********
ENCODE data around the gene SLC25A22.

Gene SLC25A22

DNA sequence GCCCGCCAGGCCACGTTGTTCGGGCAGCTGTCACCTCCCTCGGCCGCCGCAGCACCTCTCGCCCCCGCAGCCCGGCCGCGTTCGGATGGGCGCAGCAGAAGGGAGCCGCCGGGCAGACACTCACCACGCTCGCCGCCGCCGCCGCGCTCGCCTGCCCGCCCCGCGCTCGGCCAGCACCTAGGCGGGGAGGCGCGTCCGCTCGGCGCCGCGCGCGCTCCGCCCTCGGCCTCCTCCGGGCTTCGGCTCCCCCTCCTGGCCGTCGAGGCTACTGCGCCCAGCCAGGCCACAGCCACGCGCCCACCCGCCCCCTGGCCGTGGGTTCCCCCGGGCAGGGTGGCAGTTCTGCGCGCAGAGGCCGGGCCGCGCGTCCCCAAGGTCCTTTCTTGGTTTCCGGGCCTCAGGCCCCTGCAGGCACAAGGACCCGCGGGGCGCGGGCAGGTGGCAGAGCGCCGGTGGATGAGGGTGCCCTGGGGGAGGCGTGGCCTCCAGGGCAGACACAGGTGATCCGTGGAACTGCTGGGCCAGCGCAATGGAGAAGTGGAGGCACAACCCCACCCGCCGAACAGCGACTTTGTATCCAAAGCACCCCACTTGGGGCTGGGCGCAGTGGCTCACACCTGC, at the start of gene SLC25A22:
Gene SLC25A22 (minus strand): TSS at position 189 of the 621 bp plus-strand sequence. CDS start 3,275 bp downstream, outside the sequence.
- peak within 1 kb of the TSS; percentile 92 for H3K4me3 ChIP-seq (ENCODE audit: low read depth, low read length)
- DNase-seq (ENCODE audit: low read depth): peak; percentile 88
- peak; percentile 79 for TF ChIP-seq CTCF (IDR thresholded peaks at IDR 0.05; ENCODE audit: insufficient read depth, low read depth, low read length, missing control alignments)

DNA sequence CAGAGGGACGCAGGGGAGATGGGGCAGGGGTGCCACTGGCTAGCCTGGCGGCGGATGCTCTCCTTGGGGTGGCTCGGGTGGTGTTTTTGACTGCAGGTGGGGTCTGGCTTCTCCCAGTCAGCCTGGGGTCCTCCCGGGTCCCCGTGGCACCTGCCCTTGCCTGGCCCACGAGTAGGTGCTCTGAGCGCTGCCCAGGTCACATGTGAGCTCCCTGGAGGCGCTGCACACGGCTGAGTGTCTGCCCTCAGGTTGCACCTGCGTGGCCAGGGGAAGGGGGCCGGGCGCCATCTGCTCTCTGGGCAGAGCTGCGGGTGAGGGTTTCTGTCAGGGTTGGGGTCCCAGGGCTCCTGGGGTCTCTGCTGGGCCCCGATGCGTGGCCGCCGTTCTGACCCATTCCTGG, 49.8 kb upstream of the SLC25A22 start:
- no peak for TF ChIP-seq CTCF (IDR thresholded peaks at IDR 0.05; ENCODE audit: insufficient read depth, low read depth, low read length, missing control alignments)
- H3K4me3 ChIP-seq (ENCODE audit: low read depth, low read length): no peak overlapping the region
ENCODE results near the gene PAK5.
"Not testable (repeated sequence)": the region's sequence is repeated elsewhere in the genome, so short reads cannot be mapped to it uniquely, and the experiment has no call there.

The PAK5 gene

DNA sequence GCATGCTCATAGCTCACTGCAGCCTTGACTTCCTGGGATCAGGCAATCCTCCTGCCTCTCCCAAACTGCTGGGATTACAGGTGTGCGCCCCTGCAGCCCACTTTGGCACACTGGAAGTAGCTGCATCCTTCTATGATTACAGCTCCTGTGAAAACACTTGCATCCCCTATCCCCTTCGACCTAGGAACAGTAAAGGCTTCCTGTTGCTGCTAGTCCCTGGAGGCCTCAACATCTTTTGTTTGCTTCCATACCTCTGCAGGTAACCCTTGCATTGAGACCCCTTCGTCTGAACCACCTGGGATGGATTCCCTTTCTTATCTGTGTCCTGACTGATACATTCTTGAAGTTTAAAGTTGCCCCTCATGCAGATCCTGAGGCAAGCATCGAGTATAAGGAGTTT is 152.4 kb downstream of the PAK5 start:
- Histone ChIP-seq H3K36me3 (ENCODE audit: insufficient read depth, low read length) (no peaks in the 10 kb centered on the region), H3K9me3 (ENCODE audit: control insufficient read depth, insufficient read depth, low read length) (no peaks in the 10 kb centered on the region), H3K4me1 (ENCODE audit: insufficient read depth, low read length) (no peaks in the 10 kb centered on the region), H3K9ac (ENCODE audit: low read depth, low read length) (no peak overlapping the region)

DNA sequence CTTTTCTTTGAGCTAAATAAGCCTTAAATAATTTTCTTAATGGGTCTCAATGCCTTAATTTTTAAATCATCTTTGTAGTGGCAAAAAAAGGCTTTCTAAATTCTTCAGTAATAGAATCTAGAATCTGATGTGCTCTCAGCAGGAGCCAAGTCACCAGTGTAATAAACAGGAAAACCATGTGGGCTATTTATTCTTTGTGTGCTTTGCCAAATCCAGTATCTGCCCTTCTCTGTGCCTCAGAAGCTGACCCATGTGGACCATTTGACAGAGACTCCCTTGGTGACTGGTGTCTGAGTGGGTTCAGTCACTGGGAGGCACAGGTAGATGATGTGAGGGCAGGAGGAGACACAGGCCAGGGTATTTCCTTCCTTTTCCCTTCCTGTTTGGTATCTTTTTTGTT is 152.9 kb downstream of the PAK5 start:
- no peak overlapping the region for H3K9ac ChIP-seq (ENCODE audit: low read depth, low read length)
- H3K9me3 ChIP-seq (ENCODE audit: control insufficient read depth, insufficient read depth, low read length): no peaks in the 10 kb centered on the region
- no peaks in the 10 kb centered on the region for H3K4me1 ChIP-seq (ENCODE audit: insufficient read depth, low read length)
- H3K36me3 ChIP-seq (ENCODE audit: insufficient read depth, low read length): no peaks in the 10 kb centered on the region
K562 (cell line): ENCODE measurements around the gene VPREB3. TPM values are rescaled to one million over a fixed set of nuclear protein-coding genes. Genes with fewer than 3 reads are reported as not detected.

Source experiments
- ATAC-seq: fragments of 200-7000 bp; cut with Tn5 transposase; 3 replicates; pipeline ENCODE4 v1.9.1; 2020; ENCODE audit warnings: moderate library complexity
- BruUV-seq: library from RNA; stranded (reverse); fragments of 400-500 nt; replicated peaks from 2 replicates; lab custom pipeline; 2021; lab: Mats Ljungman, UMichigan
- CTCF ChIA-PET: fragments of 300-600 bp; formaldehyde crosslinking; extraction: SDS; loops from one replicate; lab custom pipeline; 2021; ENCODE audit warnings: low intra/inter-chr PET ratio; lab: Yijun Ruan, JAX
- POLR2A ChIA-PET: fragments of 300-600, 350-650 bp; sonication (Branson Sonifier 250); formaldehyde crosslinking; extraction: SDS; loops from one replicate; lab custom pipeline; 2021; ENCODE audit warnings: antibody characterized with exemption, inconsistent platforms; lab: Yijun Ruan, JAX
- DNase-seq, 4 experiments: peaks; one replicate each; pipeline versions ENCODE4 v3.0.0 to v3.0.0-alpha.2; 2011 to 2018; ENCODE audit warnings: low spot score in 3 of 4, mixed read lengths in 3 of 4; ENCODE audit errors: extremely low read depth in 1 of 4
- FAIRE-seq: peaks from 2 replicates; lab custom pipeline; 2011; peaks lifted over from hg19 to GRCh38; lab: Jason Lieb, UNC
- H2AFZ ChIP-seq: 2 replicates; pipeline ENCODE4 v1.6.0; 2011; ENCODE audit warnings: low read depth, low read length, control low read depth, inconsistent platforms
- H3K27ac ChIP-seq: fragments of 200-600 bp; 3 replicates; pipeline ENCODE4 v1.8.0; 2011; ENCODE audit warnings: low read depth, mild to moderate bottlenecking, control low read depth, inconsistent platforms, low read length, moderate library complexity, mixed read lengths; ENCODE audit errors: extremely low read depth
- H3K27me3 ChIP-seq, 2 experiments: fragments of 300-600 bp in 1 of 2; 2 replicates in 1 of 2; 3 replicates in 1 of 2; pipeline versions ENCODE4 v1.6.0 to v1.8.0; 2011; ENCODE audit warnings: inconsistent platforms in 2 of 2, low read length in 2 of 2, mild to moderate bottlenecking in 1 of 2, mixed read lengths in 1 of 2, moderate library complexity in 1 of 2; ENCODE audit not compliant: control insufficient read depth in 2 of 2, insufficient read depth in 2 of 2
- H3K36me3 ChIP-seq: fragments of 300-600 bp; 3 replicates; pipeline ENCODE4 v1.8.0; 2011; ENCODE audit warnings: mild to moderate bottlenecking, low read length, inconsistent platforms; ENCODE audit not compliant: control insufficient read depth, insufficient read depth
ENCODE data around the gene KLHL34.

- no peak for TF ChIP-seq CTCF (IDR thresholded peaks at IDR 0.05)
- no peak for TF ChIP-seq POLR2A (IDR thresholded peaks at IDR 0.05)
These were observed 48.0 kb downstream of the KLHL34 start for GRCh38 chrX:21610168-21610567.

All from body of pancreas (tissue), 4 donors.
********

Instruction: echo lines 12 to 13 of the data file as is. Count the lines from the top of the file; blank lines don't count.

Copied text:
"Not testable (repeated sequence)": the region's sequence is repeated elsewhere in the genome, so short reads cannot be mapped to it uniquely, and the experiment has no call there.

The PAK5 gene